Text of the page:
Since the weeklong freeze in February, Nasir Kureshy, the owner of Turtle Creek Aquaculture in Palacios, has been busy cleaning out the tens of thousands of redfish that died in his ponds, applying for disaster loans and pleading along with other farmers for relief.

So far, fish farmers’ calls for help have been met with silence from federal officials.

“Really, I’m kind of surprised that they’re not even willing to discuss (it) with us,” Kureshy said. “We certainly haven’t gotten any good reasoning why they’re not including us.”

We’re scratching our heads, too.

Texas aquaculture produces 98% of the redfish consumed in the United States. The vast majority of those fish are raised in Matagorda, Jackson, Calhoun and Wharton counties.

When the winter freeze hit, those Gulf Coast farmers were devastated, suffering an estimated tens of millions of dollars in losses. Some farmers had to bury hundreds of thousands of fish into pits. Neither market-ready fish nor fingerlings were spared, meaning next year’s crop also took a major hit. America’s domestic redfish supply was decimated in one fell swoop.

The United States Department of Agriculture has a program in place for when disasters like this happen. It’s called ELAP, and it provides up to $20 million in relief annually for producers of livestock, honeybees and farm-raised fish affected by disasters including “certain adverse weather events.”

If February’s freeze, which brought single-digit temperatures, layers of ice and several inches of snow to some redfish farms, wasn’t an “adverse weather event,” it’s hard to say what is.

Bizarrely, ELAP payments are restricted to fish raised for bait or game. But according to federal rules, the deputy administrator of farm programs at the Farm Service Agency has discretion to make other aquatic species eligible for relief too.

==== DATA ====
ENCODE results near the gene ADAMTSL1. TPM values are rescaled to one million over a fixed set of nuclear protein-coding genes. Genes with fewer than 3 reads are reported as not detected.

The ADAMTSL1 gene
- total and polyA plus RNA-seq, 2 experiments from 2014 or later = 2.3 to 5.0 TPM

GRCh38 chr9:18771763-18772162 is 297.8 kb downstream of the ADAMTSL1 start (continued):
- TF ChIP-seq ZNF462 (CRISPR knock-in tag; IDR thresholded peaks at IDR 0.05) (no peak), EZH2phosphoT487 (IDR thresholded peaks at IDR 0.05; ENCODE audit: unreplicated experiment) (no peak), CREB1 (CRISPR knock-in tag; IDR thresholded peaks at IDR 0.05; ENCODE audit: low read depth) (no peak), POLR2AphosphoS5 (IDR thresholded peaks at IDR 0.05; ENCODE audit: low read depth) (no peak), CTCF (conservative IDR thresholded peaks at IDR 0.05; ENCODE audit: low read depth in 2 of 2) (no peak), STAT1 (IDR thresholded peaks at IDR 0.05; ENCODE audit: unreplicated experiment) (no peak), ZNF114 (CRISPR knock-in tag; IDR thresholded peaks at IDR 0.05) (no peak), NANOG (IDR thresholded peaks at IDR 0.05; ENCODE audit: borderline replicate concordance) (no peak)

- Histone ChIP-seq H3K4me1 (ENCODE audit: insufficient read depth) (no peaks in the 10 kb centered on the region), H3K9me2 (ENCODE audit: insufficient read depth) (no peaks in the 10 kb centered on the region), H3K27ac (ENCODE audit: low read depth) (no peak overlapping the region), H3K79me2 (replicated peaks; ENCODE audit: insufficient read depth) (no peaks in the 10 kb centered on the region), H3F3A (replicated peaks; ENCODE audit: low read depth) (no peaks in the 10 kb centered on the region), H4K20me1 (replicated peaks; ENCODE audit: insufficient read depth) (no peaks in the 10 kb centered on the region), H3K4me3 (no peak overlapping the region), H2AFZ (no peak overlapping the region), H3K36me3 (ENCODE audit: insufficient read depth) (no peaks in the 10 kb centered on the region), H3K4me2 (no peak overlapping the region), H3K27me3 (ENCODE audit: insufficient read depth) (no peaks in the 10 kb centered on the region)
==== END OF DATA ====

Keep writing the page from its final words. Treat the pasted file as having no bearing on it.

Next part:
So far, Bradley Karmen, who fills this position at FSA, has declined to do so. Shane Nicaud, chief administrative officer of Gulf States Aquaculture in Palacios, said state officials have told him Karmen is unlikely to change his mind.

Instead, federal officials have directed farmers to another program that provides just $125,000 in loss coverage. One farmer facing foreclosure told The Advocate that’s barely enough money to cover his losses in a single pond.

Nicaud said there are larger issues at play. He thinks a decision with such major implications for the redfish industry shouldn’t be up to the sole discretion of one person. Nicaud also said the $20 million allocated to ELAP isn’t enough to cover farmers’ losses, and more funding is likely needed.

Those are good points. Still, the lack of communication from federal officials has been inexplicable.

“I had high hopes that it wouldn’t be as adversarial as it’s been from their side, meaning just a complete and utter shutdown,” Nicaud said.

After a disaster, farmers shouldn’t have to fight, beg and cajole federal officials for the help they need to rebuild their operations and stay in business. The government should be going out of its way to help out, not ignoring farmers and failing to answer their questions.

Tens of millions of dollars in disaster assistance might seem like a lot of money, until you remember that Congress just passed a $1.9 trillion stimulus bill, along with the $2.2 trillion CARES Act and another $900 billion stimulus bill last year.

Money isn’t the issue here. The question is whether the government is willing to help, or whether it’s content to let some farmers struggle to recover and sink deeper into debt while others go out of business.

Nicaud said farmers are reaching out to Secretary of Agriculture Tom Vilsack to appeal Karmen’s decision.

Let’s hope Vilsack provides some answers.

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This editorial reflects the views of the Victoria Advocate’s editorial board.

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